Saw VI Poster
MH: Where do you see the series going?

CM: That question cannot be answered by anyone except those writers because I really only find out at the last minute. Every time I've ever done one, the last 20 pages are only handed to me at the last minute. So I'm in the dark; which I like because it keeps you on your toes and keeps it exciting. If people come to see VI, then they will make VII. I'll be up for it but not sure if I'll be in it. I'm actually cool about it.

MH: How was working with your latest director, Kevin Greutert?

CM: He was editor for II, III, IV & V so he's seen every frame of every one of them and he knew what he was doing and apparently he's done a really good job. But, you know, they keep telling me that everybody has their favourite trap, their favourite instalment but they say VI is as good as 1, or right up there with it. That's hard to do but that's what they've told me. You just have to see it.

MH: From your experience any advice to horror film makers?

CM: You can't advise anybody. Everybody just use your imagination and go for something unique if you can. I mean, if it's just about chopping people up it's not that interesting because everybody has seen that. But if you can make it smart and a little bit unpredictable, I think that's the way to go.

MH: Are you into generating your own projects?

CM: I've got a couple of things I really want to do. One is an Aussie Rules story that Louis (Mandylor — his younger brother) created and there's a Russian mob thing I really want to do. So I'm starting to venture out to make my own stuff because I think that's the way to go. The pioneers of that in Hollywood were Kirk Douglas and Burt Lancaster with SPARTACUS and things like that and now Clooney is doing it, and Brad Pitt is doing it so, why not get on the bandwagon and make your own thing. Why wait for somebody to hire you when you can hire yourself?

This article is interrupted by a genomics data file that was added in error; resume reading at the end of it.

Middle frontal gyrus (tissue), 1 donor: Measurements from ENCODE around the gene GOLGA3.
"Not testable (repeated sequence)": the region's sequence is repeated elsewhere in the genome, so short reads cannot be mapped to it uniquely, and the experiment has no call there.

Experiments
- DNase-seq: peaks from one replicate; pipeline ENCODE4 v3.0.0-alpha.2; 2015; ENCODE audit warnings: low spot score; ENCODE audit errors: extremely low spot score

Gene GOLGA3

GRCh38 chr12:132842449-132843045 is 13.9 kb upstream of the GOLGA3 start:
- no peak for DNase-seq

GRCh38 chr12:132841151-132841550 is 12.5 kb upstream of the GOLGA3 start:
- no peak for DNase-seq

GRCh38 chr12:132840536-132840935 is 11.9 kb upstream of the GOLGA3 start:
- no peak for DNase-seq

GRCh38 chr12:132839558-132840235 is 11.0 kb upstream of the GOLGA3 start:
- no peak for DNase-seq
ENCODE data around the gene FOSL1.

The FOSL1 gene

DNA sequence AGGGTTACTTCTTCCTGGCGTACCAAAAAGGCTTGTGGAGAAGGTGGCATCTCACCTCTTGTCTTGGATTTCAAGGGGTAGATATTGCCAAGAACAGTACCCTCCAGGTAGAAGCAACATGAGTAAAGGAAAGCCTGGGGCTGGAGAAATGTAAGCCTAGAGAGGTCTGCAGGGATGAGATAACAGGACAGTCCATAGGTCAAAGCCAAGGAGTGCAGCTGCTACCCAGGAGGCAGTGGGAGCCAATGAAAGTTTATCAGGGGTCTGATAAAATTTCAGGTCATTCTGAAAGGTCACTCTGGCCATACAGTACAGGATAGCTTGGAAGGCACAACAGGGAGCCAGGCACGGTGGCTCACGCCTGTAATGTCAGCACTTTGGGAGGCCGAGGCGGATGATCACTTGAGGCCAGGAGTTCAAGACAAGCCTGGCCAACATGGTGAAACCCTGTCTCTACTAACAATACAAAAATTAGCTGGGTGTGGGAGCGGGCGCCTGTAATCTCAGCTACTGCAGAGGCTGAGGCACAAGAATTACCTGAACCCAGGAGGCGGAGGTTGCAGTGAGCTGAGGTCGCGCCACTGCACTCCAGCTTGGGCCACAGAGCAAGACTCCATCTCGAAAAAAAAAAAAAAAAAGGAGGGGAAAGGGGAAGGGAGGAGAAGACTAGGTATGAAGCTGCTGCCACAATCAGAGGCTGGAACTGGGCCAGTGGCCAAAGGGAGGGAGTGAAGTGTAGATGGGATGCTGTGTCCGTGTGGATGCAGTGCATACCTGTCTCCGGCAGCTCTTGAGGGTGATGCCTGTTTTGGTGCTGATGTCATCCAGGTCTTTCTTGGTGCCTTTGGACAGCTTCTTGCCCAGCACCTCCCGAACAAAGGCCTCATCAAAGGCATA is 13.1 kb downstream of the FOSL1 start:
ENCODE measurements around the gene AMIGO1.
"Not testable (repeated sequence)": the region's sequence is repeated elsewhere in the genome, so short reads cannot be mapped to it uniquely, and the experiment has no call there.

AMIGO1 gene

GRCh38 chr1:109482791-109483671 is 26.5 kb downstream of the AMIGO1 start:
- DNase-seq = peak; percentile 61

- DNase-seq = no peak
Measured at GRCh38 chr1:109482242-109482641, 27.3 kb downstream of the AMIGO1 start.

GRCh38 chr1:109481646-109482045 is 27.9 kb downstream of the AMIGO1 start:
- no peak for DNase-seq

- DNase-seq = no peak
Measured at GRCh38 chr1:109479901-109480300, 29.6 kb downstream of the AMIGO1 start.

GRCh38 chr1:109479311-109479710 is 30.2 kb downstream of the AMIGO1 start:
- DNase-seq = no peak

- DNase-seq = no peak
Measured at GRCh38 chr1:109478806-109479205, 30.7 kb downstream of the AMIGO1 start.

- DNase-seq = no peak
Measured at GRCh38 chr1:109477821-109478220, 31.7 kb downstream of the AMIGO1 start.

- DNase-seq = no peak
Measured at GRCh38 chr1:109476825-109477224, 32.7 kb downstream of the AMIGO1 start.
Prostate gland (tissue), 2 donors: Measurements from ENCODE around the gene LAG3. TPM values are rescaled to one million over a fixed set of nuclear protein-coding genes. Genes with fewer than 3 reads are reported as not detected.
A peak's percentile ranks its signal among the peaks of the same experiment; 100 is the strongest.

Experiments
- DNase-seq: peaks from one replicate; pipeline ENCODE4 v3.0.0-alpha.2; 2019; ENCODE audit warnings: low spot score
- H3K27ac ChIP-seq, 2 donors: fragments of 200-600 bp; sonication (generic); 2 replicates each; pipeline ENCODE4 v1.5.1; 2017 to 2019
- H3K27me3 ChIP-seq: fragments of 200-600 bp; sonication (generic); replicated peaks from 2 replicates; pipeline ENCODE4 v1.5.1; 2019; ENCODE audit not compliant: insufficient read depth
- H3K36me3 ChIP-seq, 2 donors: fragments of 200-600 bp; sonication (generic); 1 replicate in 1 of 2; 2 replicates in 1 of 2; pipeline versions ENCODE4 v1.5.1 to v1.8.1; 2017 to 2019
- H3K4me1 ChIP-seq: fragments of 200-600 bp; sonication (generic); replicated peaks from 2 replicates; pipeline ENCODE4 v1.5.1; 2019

MH: So you're into writing yourself a starring role?

CM: Absolutely. I'm not a good structural writer that does particulars but the one thing I think I could do is help write dialogue and chop it away. Edit it, essentially. One of my favourite things is that Steve McQueen used to give all his lines to everybody else. And I'm into that: share it with everybody so I don't talk too much. Some people want a lot of lines: I don't. One line can say a thousand things instead of too many lines and too much verbiage.

MH: Did you do that in SAW?

CM: Yes, I do that all the time. Steve McQueen is one of the greatest behavioural actors; didn't talk much. It's not what you say, it's what you do. Every now and then a great speech is good. That's it. I feel I talk too much. (chuckles)

MH: Is there anything to look out for in this latest instalment of SAW?

CM: There's a lot of wild stuff in it but I think the ending is going to blow everybody away because I'm just getting that message from everybody. I'm not sure what it is but they say it's going to be insane.

Saw VI

Saw VI is in cinemas now.